Introduction The Family Smoking Prevention and Tobacco Control Act authorized the FDA to reduce the nicotine content in cigarettes. Research is needed to guide proposed regulations, including evaluation of consequences to public health. This study evaluated how a reduced nicotine product standard might be moderated by and impact cannabis use. Methods Secondary analysis of a controlled clinical trial examining the effects of nicotine content in cigarettes in adult daily smokers. Linear regression assessed whether baseline cannabis use moderated behavioral, subjective, or physiological effects of smoking very low nicotine content (VLNC) versus normal nicotine content (NNC) cigarettes. Repeated measures analysis of associations between nicotine condition and prevalence and frequency of cannabis use was completed using generalized estimating equations (GEE). Results Cannabis use did not moderate most of the following effects of VLNC cigarettes: Among cannabis users and non-users, smokers randomized to VLNC cigarettes reported lower nicotine dependence, cigarettes per day, biomarkers of nicotine exposure, and craving compared to smokers randomized to NNC cigarettes. Non-cannabis using smokers randomized to VLNC cigarettes also reported lower smoking dependence motives and had lower tobacco-specific nitrosamine exposure and total puff volume versus smokers randomized to NNC cigarettes. For cannabis users, smokers randomized to VLNC cigarettes reported decreased positive affect. VLNC cigarette use did not impact the prevalence or frequency of cannabis use. Discussion Findings provide evidence that nicotine reduction in cigarettes could have beneficial effects on cigarette smoking regardless of cannabis use. Results suggest that transitioning to VLNC cigarettes is unlikely to alter current rates of cannabis use.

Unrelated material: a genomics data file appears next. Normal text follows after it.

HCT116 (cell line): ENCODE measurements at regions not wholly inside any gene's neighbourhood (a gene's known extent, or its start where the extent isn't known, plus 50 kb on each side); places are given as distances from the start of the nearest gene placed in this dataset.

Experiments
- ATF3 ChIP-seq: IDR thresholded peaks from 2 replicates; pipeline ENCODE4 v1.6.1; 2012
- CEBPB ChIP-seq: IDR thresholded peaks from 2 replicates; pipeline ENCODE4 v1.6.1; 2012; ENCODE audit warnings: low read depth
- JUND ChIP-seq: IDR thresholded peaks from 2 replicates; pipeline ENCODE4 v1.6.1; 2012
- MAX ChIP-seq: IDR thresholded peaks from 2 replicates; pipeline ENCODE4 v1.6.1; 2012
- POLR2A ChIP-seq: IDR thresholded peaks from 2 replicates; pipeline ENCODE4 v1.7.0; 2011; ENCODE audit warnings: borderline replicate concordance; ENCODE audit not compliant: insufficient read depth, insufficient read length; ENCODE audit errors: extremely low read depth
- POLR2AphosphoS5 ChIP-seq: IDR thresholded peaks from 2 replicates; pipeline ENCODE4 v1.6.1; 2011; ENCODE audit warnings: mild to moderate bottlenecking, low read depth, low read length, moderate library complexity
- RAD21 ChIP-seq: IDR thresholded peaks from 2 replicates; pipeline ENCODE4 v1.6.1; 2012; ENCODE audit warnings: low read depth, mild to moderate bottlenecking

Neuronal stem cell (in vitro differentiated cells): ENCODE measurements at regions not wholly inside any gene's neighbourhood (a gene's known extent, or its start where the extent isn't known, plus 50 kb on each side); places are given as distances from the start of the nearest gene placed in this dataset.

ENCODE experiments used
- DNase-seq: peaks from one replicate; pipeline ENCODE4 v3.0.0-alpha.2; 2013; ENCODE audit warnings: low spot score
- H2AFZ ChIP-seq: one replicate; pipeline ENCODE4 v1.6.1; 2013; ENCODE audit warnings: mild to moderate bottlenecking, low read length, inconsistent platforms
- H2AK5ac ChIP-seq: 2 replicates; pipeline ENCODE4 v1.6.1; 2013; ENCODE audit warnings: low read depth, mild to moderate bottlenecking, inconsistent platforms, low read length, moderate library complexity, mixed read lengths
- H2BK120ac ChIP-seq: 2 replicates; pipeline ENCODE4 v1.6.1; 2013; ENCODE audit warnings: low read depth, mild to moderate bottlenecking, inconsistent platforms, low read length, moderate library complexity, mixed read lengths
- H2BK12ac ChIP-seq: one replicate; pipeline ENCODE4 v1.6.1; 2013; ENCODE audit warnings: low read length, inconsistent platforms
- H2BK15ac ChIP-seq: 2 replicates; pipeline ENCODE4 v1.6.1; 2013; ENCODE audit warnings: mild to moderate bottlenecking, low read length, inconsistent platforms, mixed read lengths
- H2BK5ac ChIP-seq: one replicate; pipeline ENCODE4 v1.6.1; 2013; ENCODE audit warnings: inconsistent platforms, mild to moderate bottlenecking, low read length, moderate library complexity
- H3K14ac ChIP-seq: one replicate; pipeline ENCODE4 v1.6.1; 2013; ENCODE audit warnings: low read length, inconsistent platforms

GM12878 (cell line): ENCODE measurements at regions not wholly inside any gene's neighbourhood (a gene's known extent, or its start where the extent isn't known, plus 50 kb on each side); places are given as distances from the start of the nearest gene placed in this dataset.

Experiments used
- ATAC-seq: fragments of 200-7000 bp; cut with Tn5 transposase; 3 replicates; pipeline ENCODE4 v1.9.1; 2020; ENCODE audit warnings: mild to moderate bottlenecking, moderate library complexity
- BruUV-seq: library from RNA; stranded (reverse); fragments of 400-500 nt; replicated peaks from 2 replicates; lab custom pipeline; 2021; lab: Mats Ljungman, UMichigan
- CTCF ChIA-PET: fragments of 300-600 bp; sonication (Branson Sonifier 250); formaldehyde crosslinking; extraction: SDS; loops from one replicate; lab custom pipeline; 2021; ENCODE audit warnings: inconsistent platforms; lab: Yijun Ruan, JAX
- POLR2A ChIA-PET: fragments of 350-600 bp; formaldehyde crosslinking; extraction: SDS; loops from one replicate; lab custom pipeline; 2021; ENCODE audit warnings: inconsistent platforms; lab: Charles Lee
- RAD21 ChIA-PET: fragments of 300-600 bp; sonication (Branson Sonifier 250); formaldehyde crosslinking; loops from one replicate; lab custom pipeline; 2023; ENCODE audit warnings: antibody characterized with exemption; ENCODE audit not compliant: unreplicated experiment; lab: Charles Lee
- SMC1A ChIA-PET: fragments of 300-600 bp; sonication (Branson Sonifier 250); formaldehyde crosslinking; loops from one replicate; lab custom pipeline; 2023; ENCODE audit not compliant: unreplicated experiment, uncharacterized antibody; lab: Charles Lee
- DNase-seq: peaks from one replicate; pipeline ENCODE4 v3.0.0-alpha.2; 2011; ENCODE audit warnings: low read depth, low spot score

Bibliographical noteFunding Information:
Research reported in this publication was supported by the National Institute on Drug Abuse and FDA Center for Tobacco Products (U54 DA031659) . Salary support for LRP during the preparation of this paper was provided by T32DA0079209 and T32AI007329 . The content is solely the responsibility of the authors and does not necessarily represent the official views of the NIH or the Food and Drug Administration. Portions of these data were presented at the College on Problems of Drug Dependence 2015 and Tobacco Centers of Regulatory Science 2015 annual meetings.